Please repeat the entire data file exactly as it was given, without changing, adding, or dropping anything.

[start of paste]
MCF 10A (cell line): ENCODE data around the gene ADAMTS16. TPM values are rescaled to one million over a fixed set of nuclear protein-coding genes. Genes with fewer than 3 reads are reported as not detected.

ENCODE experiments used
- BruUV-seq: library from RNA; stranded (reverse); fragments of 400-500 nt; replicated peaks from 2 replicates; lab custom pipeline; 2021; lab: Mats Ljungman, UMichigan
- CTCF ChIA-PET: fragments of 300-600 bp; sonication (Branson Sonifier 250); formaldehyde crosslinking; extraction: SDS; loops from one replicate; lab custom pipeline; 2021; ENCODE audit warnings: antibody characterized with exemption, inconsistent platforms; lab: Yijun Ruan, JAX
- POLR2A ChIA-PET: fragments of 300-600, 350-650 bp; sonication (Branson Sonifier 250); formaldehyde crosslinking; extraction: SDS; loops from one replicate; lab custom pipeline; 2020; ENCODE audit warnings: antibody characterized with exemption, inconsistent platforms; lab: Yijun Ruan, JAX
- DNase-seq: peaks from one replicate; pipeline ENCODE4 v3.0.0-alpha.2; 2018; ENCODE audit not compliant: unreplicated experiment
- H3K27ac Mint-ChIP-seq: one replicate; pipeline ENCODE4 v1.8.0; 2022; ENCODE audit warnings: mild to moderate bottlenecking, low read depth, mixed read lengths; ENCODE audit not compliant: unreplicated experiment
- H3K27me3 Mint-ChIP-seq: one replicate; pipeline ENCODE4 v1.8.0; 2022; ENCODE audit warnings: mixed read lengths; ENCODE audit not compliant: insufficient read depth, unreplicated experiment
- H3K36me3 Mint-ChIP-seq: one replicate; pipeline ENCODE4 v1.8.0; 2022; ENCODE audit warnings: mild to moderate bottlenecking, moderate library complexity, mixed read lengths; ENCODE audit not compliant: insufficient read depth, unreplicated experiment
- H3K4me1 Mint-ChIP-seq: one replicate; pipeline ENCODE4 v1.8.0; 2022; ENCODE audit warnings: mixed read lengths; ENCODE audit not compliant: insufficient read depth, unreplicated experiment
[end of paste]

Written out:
MCF 10A (cell line): ENCODE data around the gene ADAMTS16. TPM values are rescaled to one million over a fixed set of nuclear protein-coding genes. Genes with fewer than 3 reads are reported as not detected.

ENCODE experiments used
- BruUV-seq: library from RNA; stranded (reverse); fragments of 400-500 nt; replicated peaks from 2 replicates; lab custom pipeline; 2021; lab: Mats Ljungman, UMichigan
- CTCF ChIA-PET: fragments of 300-600 bp; sonication (Branson Sonifier 250); formaldehyde crosslinking; extraction: SDS; loops from one replicate; lab custom pipeline; 2021; ENCODE audit warnings: antibody characterized with exemption, inconsistent platforms; lab: Yijun Ruan, JAX
- POLR2A ChIA-PET: fragments of 300-600, 350-650 bp; sonication (Branson Sonifier 250); formaldehyde crosslinking; extraction: SDS; loops from one replicate; lab custom pipeline; 2020; ENCODE audit warnings: antibody characterized with exemption, inconsistent platforms; lab: Yijun Ruan, JAX
- DNase-seq: peaks from one replicate; pipeline ENCODE4 v3.0.0-alpha.2; 2018; ENCODE audit not compliant: unreplicated experiment
- H3K27ac Mint-ChIP-seq: one replicate; pipeline ENCODE4 v1.8.0; 2022; ENCODE audit warnings: mild to moderate bottlenecking, low read depth, mixed read lengths; ENCODE audit not compliant: unreplicated experiment
- H3K27me3 Mint-ChIP-seq: one replicate; pipeline ENCODE4 v1.8.0; 2022; ENCODE audit warnings: mixed read lengths; ENCODE audit not compliant: insufficient read depth, unreplicated experiment
- H3K36me3 Mint-ChIP-seq: one replicate; pipeline ENCODE4 v1.8.0; 2022; ENCODE audit warnings: mild to moderate bottlenecking, moderate library complexity, mixed read lengths; ENCODE audit not compliant: insufficient read depth, unreplicated experiment
- H3K4me1 Mint-ChIP-seq: one replicate; pipeline ENCODE4 v1.8.0; 2022; ENCODE audit warnings: mixed read lengths; ENCODE audit not compliant: insufficient read depth, unreplicated experiment